CONCLUSION

OLO has a similar pattern of degradation profiling in all hydrolytic conditions (acidic, alkaline, and neutral), while no degradation was found in thermal, UV light, and oxidative conditions over 10 days. OLO-Imp was recognized as an analogue structure of OLO and proposed as 11-[(3-dimethylamino)-propylidene]-6,11-dihydro-dibenz[b,e]oxepin-2-propanoic acid. OLO3 was observed in all three degradation conditions and identified as sodium salt of OLO (OLO is a carboxylic acid derivative). Additionally, OLO1 was identified as (2-(4-(dimethylamino)butyl)phenyl)methanol, which may be formed by cleavage of the tricyclic ring in neutral condition.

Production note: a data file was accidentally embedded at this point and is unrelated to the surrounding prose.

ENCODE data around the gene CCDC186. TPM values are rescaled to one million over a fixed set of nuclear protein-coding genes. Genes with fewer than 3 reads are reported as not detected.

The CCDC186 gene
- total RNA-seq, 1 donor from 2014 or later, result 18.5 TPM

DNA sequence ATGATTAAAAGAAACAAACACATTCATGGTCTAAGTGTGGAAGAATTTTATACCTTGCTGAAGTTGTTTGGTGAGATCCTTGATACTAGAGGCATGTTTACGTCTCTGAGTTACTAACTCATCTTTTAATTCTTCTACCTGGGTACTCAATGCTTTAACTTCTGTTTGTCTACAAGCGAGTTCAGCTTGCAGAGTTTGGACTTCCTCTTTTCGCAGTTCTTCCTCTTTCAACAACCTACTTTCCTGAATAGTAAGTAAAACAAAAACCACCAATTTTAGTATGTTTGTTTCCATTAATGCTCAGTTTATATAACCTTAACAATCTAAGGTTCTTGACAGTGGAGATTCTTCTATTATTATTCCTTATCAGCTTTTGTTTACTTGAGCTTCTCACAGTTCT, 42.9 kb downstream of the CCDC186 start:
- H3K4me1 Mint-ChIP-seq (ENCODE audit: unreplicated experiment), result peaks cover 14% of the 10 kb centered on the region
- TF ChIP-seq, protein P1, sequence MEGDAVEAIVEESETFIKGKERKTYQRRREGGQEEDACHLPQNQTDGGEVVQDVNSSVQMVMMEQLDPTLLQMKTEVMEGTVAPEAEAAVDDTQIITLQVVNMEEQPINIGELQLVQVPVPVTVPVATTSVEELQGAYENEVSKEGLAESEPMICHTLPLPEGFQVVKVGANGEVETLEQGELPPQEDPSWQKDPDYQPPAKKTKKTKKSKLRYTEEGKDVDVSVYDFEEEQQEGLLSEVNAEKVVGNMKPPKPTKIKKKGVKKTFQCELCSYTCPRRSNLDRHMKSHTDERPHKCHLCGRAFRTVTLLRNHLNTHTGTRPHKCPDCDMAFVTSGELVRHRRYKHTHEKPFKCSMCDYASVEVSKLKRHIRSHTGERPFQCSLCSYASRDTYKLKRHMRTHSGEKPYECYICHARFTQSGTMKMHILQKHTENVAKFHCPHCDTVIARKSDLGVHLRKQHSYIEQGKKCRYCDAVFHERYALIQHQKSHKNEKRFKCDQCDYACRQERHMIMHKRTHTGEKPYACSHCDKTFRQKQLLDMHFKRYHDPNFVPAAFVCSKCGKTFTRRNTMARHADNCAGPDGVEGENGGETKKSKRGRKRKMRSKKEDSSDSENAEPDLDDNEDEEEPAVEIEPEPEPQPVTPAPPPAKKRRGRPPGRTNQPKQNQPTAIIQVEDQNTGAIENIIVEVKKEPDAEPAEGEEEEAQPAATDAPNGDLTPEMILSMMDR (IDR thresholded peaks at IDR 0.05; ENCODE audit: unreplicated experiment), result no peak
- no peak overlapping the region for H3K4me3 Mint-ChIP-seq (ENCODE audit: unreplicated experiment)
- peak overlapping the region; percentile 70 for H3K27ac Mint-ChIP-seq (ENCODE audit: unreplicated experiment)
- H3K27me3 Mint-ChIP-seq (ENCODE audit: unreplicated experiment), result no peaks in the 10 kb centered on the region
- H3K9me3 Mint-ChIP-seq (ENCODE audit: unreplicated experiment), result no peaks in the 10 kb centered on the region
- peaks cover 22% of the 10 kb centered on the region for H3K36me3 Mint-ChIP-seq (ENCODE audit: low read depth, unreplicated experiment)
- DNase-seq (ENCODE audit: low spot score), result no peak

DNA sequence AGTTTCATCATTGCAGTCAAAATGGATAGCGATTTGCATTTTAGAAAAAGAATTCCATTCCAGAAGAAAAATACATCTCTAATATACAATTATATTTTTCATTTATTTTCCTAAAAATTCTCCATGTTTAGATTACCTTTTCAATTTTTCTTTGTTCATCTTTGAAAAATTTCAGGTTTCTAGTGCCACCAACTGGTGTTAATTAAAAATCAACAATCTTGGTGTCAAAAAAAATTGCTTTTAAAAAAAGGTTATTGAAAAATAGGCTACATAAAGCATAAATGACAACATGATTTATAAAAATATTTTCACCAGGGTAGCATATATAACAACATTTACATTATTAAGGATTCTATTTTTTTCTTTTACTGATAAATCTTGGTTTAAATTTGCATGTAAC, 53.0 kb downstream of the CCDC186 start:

ACKNOWLEDGEMENTS

One of the authors, Pawan Kumar Basniwal, is earnestly indebted to the Science and Engineering Research Board, DST, New Delhi, for the financial support for this research work under Fast Track Scheme for Young Scientists [SR/FT/LS-187/2008 (G)].

Conflicts of interest: No conflict of interest was declared by the authors.